The film interweaves intimate interviews with Plimpton’s own narration, along with with rare archival footage and photos.

I had the pleasure of spending time with Plimpton on his very last weekend at the Paper Lion reunion in Detroit, an idea that I proposed to him out of the blue in July of 2002.

A few weeks before the reunion I was interviewing Mark Glenn, the Lions equipment manager, at the team’s headquarters in Allen Park for an article on the evolution of the Lions uniform. I mentioned to Mark that I was working on the reunion and said it would be nice if customized Lion throwback jerseys could be given to each player to wear on the field.

Mark led me into another room where there was a huge equipment trunk with the words stenciled on the side, “Briggs Stadium/Property of the Detroit Lions.”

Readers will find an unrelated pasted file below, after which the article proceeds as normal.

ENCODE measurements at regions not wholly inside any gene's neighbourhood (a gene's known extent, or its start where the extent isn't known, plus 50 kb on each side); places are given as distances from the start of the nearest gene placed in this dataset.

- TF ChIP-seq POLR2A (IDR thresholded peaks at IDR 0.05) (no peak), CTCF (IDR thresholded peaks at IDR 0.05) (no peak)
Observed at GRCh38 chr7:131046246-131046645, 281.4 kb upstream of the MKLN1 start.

The trunk was stacked with old jerseys, including five nameless and numberless white Durene jerseys from the 1960s.

A week later, Mark called me at home and said in an excited voice:

“You will not believe this – at the very bottom of that trunk I found Plimpton’s jersey.”

I raced down to the Lions facility and held the famous #0 jersey. It had first belonged to 1961 Lions back Johnny Olszewski, (“Johnny O”) and had been assigned to George by trainer Roy Macklem at the Cranbrook training camp as described in Paper Lion. The Honolulu Blue jersey, which had numerous sewn repairs, had obviously been hidden by Macklem all those years.

On the Saturday night of the reunion weekend, the Lions gave George his jersey just before the charity dinner. The astonished look on George’s face was priceless.

Following the dinner I was standing near the exit and George came up to me and said, “Bill would you like to join me for a drink back at the Dearborn Inn?”